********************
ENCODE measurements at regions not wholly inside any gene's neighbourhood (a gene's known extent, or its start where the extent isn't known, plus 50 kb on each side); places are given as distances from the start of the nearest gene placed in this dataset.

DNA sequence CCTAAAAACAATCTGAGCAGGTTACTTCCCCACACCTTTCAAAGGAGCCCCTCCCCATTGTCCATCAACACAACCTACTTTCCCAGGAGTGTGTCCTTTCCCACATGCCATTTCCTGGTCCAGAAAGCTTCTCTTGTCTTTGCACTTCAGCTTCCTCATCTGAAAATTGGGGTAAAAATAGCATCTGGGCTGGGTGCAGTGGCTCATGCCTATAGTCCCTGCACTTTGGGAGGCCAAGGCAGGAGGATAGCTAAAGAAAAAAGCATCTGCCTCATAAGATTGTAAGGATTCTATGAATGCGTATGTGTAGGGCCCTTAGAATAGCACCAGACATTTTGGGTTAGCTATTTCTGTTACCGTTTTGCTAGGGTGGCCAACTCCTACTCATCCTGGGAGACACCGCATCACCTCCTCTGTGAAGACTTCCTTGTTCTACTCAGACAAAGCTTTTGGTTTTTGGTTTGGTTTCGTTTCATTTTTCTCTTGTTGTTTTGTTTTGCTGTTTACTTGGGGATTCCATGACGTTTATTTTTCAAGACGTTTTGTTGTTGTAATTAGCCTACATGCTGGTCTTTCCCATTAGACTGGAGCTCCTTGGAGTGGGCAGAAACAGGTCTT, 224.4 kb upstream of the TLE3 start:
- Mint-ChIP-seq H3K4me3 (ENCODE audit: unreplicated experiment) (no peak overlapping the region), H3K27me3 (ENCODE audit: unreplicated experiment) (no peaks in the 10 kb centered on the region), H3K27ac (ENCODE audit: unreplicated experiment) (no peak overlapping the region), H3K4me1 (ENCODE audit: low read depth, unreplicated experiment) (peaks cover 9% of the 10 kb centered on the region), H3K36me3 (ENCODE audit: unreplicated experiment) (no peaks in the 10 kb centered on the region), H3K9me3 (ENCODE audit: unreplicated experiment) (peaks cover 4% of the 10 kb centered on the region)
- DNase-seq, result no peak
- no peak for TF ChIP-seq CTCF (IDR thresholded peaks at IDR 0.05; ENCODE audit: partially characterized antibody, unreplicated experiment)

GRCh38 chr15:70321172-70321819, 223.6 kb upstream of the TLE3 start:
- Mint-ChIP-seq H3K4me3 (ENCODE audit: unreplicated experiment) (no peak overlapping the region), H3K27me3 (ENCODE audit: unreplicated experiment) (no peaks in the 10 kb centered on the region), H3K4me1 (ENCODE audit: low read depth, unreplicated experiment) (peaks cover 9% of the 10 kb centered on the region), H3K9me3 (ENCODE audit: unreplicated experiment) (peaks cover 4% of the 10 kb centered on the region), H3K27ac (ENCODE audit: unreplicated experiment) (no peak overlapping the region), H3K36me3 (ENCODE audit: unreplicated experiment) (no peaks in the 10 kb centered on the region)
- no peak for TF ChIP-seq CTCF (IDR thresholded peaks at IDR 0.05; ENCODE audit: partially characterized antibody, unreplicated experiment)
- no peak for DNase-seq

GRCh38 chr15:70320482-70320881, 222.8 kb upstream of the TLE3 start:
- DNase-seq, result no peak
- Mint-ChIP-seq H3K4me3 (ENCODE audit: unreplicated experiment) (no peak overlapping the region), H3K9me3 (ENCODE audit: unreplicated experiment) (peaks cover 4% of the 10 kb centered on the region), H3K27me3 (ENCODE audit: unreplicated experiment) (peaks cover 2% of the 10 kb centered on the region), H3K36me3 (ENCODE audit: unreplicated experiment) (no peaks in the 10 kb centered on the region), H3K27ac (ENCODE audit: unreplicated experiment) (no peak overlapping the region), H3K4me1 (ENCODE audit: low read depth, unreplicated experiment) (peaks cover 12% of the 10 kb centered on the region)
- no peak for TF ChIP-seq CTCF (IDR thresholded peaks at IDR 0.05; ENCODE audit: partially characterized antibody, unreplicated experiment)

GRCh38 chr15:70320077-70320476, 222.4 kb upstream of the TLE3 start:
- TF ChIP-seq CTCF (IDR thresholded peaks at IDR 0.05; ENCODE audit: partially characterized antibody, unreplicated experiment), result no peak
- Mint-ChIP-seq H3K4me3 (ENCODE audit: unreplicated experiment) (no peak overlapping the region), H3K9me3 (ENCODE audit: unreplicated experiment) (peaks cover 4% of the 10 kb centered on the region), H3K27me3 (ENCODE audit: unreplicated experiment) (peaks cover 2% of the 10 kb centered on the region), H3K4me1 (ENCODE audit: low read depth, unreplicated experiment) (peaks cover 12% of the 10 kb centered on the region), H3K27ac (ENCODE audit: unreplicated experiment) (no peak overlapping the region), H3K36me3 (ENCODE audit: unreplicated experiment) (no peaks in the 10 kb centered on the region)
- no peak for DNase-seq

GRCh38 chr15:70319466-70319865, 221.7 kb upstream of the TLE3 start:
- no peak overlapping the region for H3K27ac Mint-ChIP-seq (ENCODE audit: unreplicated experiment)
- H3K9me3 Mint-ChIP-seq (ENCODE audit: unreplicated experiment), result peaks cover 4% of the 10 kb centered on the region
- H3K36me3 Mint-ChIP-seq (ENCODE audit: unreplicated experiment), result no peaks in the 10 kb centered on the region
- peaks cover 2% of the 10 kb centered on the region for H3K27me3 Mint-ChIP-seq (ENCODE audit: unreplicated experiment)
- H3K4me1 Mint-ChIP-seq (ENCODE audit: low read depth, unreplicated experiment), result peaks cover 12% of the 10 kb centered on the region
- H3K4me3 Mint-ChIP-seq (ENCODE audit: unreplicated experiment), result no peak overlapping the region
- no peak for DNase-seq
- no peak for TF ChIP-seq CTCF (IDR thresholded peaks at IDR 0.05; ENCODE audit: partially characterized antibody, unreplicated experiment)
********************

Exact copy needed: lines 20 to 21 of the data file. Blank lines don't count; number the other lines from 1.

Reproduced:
- H3K9me3 Mint-ChIP-seq (ENCODE audit: unreplicated experiment), result peaks cover 4% of the 10 kb centered on the region
- H3K36me3 Mint-ChIP-seq (ENCODE audit: unreplicated experiment), result no peaks in the 10 kb centered on the region